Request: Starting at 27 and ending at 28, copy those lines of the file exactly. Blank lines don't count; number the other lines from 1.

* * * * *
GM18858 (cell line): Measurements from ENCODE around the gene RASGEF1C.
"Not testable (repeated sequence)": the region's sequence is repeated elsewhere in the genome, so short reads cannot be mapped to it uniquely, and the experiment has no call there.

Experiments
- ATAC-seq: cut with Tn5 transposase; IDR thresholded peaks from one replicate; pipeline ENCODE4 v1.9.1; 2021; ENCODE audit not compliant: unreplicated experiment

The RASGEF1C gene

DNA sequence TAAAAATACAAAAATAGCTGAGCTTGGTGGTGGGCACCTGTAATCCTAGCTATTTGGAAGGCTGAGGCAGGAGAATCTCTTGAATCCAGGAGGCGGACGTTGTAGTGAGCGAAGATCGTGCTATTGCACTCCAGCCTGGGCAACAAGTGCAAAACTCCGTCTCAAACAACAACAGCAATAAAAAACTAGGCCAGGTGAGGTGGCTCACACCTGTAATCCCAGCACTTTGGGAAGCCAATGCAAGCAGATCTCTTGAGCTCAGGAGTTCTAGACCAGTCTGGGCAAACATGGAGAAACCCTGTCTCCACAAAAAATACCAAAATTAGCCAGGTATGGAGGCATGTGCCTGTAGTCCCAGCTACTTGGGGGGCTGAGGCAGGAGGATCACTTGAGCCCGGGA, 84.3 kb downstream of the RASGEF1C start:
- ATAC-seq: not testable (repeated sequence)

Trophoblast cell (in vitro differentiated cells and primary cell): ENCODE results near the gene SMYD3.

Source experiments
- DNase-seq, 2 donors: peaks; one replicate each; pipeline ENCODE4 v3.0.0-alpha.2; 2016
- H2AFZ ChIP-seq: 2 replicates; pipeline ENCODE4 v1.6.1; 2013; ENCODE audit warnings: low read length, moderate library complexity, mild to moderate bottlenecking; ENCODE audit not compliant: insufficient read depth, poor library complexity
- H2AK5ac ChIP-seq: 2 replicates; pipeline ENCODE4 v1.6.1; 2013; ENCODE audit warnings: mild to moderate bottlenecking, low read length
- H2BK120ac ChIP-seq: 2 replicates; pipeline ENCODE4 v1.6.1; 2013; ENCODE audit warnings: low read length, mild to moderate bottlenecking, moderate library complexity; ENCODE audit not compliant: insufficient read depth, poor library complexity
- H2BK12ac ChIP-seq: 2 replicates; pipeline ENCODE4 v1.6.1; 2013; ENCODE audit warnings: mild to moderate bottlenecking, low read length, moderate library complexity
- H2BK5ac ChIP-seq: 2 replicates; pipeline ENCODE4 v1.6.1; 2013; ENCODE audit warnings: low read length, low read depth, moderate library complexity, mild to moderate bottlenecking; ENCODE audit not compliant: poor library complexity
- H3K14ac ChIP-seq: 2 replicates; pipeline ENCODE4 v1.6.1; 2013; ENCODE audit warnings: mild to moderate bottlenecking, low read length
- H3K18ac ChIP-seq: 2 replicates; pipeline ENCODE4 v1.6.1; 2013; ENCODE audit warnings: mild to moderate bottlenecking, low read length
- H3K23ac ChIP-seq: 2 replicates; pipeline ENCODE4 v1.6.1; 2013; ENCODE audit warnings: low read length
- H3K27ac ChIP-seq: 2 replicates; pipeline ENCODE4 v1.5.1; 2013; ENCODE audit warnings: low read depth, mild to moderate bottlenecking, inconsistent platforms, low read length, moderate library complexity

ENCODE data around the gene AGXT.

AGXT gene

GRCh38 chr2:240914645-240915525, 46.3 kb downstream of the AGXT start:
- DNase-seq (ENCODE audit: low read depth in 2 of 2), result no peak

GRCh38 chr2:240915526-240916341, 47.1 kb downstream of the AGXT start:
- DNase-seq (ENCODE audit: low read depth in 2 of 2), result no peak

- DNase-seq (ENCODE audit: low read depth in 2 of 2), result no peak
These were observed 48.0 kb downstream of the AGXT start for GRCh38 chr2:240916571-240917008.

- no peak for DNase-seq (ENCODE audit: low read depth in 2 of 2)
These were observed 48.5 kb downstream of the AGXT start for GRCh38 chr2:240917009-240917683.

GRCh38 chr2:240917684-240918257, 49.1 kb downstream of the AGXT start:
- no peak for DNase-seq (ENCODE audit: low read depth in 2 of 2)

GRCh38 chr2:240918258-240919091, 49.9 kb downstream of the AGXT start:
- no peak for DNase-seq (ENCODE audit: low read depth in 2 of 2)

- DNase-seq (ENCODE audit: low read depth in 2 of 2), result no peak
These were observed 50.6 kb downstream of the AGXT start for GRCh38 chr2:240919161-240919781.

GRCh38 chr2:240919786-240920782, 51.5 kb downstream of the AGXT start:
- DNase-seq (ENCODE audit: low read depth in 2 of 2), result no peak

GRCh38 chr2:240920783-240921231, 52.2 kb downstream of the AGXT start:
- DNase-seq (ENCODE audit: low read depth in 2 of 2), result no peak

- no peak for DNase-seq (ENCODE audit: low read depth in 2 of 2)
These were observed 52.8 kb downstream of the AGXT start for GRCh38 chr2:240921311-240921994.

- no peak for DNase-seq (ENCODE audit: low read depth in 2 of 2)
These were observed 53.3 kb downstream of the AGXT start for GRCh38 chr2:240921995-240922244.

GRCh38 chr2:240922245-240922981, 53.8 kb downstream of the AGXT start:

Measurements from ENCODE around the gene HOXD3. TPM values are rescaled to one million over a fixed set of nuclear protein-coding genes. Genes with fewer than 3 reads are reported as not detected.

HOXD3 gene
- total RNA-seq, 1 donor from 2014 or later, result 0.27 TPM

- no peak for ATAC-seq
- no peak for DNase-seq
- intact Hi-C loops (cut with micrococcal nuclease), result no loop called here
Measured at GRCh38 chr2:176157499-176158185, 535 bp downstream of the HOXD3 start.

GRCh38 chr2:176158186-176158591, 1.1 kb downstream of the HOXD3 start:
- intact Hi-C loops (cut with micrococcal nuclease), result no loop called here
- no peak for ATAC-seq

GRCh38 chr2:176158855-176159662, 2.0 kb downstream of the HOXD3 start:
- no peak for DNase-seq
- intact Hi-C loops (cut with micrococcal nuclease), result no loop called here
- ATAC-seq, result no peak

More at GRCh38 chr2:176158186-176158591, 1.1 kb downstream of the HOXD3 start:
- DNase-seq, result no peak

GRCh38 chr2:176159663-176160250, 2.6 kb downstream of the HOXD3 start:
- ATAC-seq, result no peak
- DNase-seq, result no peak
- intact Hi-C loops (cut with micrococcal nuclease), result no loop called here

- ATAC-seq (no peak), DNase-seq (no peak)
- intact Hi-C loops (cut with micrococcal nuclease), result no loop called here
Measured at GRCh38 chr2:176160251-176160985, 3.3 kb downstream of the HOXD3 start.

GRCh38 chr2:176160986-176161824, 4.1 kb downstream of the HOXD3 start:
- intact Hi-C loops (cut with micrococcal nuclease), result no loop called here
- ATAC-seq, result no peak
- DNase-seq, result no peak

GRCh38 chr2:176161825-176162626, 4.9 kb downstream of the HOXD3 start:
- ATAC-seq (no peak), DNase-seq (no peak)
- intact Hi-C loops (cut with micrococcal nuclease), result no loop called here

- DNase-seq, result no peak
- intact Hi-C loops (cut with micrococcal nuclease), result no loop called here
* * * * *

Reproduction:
These were observed 48.0 kb downstream of the AGXT start for GRCh38 chr2:240916571-240917008.

- no peak for DNase-seq (ENCODE audit: low read depth in 2 of 2)